Recently while at a local toddlers’ play group I volunteer at, a fight ensued between 2 little girls over a doll they each wanted to play with. It was a little blonde-blue eyed doll. To try and ease the tension, I offered an alternative ‘coloured’ doll that was lying on the floor nearby to one of the girls. She immediately grabbed it, looked at it and threw it away with an ‘I don’t like that doll protest’. ”Fair enough, I thought to myself, ”we all have preferences”
I then took the rejected doll and offered it to the other girl she was fighting with. I watched as this other girl’s face lit up, she took the doll from me and gave it the biggest cuddle, immediately walking away with a satisfied grin. In the end, the brief doll fight was over, each girl walked away with a doll they liked for that moment. Coincidentally, on this occasion, it happened to be the doll that looked a bit more like each of them respectively.
I found it very tempting to conclude that these 2 pre-preschoolers’ choices were motivated by some deep rooted but unidentified form of colour prejudice.
However, being an average parent of a pre-preschooler, I am drawn to believe that no matter what background a child comes from, if there is a well balanced exposure and education going on at home, our children are not primarily prejudiced. The reason a child may pick a doll or identify with a character may sometimes just be a thing of familiarity rather than prejudice, and this preference can change from one minute to another. However, I will leave the exploration of this fact to any of my clever childhood psychologists out there…
But, there is certainly something to be said about creating toys, books and everyday experiences that inspire children from all backgrounds.
Following this episode, I was reminded of an article I read recently of how limited children’s stories with non-white characters are in the UK, and how this may hinder children from British non-white backgrounds from forming a love for reading. I thought of how I often struggle to get decent ”ethnic” doll presents on-line for my friends’ kids.
Something tells me that the closer in likeness to us an image appears, the more strongly we are likely to identify with it. Our heroes and heroines are people we feel we have something in common with; whether intellectual, social, physical, spiritual etc. And if we can connect to a character on more than one of these realms, the stronger our connection to that character would feel.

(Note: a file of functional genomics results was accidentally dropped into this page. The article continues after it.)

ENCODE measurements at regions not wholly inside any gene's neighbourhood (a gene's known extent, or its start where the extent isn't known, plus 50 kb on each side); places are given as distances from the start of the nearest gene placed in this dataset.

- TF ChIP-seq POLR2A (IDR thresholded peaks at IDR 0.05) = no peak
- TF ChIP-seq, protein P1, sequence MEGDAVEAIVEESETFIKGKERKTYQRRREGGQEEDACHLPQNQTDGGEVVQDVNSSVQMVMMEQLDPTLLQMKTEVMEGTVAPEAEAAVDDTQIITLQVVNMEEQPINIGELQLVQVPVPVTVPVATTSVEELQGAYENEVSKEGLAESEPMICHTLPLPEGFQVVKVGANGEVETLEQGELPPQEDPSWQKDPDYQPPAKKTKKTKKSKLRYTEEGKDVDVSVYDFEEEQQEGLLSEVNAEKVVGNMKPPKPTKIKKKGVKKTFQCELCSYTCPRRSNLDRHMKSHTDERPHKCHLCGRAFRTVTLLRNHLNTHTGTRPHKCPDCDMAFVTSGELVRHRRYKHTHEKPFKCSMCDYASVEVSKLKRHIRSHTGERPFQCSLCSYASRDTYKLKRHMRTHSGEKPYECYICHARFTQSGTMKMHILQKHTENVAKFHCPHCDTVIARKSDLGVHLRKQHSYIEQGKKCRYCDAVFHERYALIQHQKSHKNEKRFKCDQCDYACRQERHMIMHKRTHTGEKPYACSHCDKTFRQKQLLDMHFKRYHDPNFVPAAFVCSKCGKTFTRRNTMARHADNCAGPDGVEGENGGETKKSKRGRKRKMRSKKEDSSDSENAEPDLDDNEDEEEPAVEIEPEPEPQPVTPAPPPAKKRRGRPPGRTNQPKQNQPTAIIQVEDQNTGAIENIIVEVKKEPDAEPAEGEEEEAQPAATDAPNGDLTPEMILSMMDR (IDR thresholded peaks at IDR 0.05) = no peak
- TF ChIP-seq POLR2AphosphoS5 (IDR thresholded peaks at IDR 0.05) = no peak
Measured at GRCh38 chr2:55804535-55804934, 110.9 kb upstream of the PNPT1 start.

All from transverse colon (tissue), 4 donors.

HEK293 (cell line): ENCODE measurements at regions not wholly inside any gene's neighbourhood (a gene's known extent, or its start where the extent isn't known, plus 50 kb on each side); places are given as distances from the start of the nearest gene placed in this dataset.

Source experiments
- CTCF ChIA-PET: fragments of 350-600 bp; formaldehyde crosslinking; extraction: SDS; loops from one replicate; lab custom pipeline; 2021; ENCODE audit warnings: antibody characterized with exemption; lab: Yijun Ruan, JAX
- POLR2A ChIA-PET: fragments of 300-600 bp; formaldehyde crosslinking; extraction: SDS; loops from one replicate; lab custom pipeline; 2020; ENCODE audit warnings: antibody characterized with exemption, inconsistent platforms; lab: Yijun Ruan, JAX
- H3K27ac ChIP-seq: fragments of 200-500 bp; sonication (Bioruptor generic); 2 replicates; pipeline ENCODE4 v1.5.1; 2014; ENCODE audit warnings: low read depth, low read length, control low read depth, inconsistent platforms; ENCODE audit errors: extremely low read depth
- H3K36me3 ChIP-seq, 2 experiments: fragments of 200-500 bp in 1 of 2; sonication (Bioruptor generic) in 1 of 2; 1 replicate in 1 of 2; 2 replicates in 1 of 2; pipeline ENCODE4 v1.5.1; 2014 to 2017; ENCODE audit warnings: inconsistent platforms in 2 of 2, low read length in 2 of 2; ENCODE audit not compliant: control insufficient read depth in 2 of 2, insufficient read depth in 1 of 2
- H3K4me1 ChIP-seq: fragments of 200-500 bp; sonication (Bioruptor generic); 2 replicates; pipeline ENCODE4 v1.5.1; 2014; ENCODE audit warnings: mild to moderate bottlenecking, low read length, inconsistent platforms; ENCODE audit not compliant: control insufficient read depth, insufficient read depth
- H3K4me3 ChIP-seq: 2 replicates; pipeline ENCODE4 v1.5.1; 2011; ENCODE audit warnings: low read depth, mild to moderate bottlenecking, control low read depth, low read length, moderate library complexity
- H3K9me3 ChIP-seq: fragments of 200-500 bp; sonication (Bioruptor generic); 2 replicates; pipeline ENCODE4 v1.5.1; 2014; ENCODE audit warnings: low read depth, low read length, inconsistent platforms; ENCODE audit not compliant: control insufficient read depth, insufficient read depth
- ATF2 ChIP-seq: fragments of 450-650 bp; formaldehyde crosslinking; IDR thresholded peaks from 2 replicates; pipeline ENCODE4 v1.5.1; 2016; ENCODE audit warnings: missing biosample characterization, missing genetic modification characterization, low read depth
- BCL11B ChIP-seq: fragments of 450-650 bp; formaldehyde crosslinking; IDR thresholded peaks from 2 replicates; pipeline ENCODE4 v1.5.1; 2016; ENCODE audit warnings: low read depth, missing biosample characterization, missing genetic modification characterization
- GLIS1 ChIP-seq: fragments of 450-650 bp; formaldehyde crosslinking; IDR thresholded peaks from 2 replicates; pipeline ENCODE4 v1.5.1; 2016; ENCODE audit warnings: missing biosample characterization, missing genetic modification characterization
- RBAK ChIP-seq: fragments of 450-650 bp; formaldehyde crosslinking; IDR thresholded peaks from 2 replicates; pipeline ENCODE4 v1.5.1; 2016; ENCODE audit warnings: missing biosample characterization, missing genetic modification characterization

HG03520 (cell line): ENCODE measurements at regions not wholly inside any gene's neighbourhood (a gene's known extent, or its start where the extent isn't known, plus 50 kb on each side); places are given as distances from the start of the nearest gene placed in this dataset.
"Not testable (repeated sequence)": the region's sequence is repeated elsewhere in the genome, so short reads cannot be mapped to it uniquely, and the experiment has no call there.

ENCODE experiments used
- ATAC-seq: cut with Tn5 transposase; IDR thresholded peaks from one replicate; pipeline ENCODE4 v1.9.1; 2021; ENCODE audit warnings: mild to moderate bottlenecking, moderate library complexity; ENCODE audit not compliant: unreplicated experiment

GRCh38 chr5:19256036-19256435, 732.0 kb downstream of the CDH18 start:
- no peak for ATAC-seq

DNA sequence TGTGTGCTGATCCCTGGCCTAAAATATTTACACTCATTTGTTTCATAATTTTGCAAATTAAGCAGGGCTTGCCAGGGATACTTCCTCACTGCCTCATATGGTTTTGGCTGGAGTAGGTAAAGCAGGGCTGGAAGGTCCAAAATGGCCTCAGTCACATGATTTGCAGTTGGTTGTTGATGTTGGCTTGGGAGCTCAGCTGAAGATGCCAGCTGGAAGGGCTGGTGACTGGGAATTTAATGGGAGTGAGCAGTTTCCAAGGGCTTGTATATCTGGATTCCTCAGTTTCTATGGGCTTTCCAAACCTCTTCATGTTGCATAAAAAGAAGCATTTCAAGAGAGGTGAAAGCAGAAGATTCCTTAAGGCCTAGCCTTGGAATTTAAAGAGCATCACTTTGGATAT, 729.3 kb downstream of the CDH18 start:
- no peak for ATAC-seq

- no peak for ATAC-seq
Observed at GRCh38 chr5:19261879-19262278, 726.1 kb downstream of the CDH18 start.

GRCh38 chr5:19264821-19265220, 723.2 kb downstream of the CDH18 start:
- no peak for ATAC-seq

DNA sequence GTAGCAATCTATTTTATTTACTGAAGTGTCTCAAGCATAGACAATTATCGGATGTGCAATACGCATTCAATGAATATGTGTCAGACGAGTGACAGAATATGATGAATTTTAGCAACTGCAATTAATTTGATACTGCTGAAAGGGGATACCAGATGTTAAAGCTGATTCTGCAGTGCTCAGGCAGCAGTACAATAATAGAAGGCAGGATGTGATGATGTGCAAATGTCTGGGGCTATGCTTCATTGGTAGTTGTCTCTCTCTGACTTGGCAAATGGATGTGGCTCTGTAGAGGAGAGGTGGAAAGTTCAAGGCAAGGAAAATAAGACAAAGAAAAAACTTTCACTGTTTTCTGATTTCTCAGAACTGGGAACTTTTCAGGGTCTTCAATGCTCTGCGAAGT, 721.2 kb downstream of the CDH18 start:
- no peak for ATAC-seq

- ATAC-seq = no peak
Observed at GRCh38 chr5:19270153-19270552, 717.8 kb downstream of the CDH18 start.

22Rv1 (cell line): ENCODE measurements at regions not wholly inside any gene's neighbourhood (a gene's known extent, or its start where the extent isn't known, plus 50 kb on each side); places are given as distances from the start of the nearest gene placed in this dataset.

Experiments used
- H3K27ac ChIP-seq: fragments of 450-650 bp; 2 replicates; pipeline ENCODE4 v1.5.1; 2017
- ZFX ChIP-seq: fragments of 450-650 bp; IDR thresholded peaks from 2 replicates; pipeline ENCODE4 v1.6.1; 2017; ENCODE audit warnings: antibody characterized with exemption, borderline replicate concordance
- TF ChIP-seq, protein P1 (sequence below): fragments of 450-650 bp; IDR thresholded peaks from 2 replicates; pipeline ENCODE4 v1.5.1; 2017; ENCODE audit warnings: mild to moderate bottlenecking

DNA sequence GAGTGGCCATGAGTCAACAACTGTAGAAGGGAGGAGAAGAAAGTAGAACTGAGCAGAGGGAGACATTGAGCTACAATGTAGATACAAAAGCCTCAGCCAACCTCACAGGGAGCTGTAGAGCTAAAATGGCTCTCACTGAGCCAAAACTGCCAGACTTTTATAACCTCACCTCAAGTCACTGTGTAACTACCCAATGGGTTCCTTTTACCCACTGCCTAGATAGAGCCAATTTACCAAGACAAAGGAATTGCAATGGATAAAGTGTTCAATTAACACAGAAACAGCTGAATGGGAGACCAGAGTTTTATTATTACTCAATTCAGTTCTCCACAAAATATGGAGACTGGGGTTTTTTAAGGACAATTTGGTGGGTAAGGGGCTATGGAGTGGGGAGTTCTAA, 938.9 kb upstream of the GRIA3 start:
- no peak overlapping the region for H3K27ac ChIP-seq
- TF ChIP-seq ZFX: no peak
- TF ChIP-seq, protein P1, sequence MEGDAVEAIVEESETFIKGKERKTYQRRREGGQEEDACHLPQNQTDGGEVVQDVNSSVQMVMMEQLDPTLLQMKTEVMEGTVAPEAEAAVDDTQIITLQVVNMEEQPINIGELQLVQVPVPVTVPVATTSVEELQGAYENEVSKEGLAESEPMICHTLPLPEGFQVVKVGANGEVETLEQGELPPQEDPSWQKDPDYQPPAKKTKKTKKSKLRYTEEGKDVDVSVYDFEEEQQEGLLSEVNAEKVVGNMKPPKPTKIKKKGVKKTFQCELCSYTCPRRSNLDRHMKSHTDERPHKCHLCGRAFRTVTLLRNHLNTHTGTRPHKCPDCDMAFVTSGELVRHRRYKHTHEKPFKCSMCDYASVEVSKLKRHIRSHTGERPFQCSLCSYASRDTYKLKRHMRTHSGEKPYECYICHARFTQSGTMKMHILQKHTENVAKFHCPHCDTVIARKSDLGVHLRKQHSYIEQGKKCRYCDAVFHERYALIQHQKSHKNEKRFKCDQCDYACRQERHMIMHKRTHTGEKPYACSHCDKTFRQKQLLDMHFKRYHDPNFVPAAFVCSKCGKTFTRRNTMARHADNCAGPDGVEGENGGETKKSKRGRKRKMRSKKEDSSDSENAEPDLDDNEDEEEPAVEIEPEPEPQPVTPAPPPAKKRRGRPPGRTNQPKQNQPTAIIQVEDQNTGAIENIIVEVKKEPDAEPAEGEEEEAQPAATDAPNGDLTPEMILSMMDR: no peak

Therefore if children can be exposed to a variety of learning resources, toys, people and multicultural everyday experiences, it does not only help the children from minority back grounds develop a strong sense of self and connection to their everyday world, but it it also opens up all children’s worlds to the fact that different is al right.
However, I unfortunately find that my 3 year old son can sometimes strongly identify with stories illustrating ‘boy’ characters and readily points at similar looking heroic characters saying…”Mummy is that me”? Two minutes later he is convinced he is Buzz Light Year.
Just like my 3 year old, when exposed to images or characters in a story, a movie or in real life, I ask myself the same question; (is that me?), maybe just not in those very words. My bias often has nothing to do with race, but my ability to draw that which is familiar and similar to an image, whether real of fantasy.
So my conclusion would be that: Similarity and familiarity can be powerful in inspiring us to connect, but difference does not hinder us from connecting either.
Have you come across any interesting ways in which children identify with their fantasy or reality character favourites?
Let’s share and learn.